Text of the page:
Histories of 9/11 rarely cover the reasons why Afghanistan was chosen to be attacked or the significance of the timing; they should look to the decline of Enron for the answers.
Global Research, September 13, 2022
The day after the events of Sept. 11, 2001, the United States demanded that NATO members follow Article 5 and join it in retribution for the attacks in New York and Washington, D.C. While it came to be known that the US State Department had written a letter in August, 2001, claiming that the US military would be in Afghanistan by the following October, the questions of “why Afghanistan?” and “why October?” were not closely examined.
There were no “hijackers” from Afghanistan and the Taliban had immediately been amenable to extraditing Osama bin Laden (who denied responsibility for 9/11); ultimately, the FBI found no evidence of bin Laden’s involvement. Although the US had been negotiating a gas route through Afghanistan with the Taliban until August, 2001, the lack of success was not considered that significant. And why the rush to invade Afghanistan before any investigation into 9/11 could be carried out?
Nafeez Ahmed, in his stunning Part II of “How the CIA made Google“: “Inside the secret network behind mass surveillance, endless war, and Skynet“, connects the dots through President George W. Bush’s energy policy: specifically, Vice President Dick Cheney’s relationship with Enron and Ken Lay, variously CEO or Chairman of Enron.
President George W. Bush and Vice President Dick Cheney’s administration came to office in 2001, in the middle of a California energy crisis which had caused a 10-fold rise in energy costs (largely due to Enron!). Bush claimed that the energy situation would be his administration’s top priority. Dick Cheney became chairman of a White House Energy Task Force, the “National Energy Policy Development Group”, which was to formulate national policy to deal with the energy crisis.
The “National Energy Task Force” held secret meetings that set in motion not only U.S. energy policy but also foreign and military policy, specifically for Iraq and Afghanistan. The long-sought transcripts of Dick Cheney’s meeting with Ken Lay and other Enron officials have never been made public, but it was clear that Lay’s vision of a TAPI pipeline — from Turkmenistan through Afghanistan, Pakistan and India — that the US would control became a key part of the government’s policy. As Ahmed noted: “ensuring the flow of cheap gas to India via the Trans-Afghan pipeline [became] a matter of US ‘national security.’”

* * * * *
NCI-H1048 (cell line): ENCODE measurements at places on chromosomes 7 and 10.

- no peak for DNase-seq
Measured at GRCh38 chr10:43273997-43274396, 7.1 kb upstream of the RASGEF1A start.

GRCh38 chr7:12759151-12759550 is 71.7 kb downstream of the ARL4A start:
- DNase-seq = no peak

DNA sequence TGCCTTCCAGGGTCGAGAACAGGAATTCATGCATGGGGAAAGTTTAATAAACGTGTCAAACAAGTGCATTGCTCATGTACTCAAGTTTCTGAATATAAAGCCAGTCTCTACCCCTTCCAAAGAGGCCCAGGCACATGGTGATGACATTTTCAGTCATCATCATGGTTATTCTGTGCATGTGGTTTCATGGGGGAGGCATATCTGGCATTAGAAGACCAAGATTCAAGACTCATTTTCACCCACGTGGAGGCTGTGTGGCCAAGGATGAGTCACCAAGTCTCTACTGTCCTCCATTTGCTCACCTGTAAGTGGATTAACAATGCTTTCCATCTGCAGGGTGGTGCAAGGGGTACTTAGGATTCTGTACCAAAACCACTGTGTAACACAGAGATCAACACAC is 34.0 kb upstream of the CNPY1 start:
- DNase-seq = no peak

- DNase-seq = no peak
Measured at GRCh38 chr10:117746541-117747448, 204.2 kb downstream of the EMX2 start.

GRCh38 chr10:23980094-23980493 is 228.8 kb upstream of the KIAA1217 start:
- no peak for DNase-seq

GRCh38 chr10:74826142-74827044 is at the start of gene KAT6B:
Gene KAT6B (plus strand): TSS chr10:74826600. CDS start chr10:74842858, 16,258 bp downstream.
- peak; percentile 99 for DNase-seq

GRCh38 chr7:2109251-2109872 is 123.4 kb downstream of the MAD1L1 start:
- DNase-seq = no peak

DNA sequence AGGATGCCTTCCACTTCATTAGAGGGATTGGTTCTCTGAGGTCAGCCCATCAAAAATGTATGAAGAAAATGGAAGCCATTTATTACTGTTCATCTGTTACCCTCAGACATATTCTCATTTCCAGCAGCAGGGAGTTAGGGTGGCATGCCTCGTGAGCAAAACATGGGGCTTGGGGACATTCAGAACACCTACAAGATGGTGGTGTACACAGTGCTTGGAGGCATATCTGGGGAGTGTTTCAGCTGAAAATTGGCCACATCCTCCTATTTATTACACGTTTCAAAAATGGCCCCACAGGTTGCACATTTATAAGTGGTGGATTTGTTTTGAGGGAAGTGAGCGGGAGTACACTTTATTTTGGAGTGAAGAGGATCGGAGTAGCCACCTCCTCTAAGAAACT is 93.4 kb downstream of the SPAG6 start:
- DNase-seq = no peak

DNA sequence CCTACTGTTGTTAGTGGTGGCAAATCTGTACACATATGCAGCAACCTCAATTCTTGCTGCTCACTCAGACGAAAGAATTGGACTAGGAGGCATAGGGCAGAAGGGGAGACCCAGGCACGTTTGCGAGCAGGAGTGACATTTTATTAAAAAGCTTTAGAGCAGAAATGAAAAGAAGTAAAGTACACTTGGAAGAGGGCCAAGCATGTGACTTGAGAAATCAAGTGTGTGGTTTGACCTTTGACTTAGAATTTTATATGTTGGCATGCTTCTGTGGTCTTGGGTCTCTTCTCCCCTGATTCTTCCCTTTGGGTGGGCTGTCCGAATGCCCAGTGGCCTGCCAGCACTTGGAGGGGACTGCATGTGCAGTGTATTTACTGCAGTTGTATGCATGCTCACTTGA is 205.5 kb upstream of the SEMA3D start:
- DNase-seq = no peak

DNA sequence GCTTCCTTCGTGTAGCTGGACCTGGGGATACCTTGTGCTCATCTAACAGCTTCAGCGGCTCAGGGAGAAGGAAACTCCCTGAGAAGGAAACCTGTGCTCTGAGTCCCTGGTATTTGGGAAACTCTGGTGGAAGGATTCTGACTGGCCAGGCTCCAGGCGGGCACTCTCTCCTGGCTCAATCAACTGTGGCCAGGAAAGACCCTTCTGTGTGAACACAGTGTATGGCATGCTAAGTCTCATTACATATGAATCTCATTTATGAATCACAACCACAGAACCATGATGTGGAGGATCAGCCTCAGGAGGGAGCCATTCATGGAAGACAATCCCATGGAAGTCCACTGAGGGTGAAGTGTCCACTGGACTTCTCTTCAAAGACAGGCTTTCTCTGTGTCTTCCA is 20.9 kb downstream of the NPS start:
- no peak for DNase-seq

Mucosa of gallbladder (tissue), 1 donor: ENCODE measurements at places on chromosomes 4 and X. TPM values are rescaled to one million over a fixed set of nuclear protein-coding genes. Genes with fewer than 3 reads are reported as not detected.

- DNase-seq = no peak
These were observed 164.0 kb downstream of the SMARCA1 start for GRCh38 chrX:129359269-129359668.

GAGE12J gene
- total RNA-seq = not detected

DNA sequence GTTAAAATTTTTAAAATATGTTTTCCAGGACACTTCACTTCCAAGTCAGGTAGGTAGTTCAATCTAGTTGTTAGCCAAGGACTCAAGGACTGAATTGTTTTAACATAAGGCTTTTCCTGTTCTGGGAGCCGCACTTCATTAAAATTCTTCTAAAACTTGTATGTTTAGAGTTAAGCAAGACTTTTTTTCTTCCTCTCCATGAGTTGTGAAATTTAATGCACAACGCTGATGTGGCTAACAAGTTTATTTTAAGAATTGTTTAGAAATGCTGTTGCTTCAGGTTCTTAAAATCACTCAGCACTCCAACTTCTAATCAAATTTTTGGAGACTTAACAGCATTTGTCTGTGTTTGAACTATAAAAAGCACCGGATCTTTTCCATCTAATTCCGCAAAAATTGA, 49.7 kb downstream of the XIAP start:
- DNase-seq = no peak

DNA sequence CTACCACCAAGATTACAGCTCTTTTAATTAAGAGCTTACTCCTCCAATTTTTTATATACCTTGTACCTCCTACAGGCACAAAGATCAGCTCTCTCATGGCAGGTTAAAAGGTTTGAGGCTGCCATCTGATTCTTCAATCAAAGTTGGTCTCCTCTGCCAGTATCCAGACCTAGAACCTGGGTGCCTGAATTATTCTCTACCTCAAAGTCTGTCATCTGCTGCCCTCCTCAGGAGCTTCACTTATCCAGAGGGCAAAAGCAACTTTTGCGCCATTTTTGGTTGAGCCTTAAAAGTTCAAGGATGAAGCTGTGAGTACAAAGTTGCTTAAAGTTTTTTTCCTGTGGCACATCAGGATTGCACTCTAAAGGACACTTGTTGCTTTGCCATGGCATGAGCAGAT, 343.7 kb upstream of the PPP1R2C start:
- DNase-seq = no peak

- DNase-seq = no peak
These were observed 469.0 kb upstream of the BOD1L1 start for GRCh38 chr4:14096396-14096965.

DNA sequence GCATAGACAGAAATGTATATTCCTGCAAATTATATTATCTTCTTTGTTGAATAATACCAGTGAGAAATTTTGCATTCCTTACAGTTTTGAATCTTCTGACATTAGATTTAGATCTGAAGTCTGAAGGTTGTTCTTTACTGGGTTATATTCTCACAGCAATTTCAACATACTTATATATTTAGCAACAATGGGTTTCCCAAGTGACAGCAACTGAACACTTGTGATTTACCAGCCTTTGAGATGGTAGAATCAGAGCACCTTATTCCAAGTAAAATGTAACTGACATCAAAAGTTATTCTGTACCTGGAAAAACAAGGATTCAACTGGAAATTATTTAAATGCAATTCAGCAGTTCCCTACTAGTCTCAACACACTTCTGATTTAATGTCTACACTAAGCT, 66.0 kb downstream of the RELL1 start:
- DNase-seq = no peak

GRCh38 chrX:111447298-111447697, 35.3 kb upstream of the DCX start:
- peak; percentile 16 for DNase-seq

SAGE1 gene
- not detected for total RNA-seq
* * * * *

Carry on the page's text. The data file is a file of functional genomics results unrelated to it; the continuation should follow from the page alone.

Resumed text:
The problem became Enron’s financial stability. Enron had invested $3 billion in the Dabhol plant in India, which India did not want to complete because it was uneconomical. The US government tried to help Enron by pressuring India to complete the Dabhol plant: pressure that would continue until early November, 2001. In June, 2001, however, the construction on the Dabhol power plant was shut down because the Trans-Afghan pipeline plan fell through. The failure of the $3 billion Dabhol project threatened Enron’s financial stability; Ken Lay informed the Bush administration that month that Enron was in trouble. It appears that by the next month, the administration started to look into invading Afghanistan.
That August, US officials were still trying desperately to salvage the Afghan pipeline route by negotiating with the Taliban; if the Taliban were able to secure the pipeline route through Afghanistan, the US promised to recognize the Taliban as the official Afghan government. The US reportedly told the Taliban, “We will either make you very rich or we will destroy you.” The Taliban faced two major problems, however. Firstly, Afghanistan would not benefit from the pipeline because it was not to access the gas going through its country. More importantly, the Taliban did not control Afghanistan and they had no way of being able to secure the route through their country.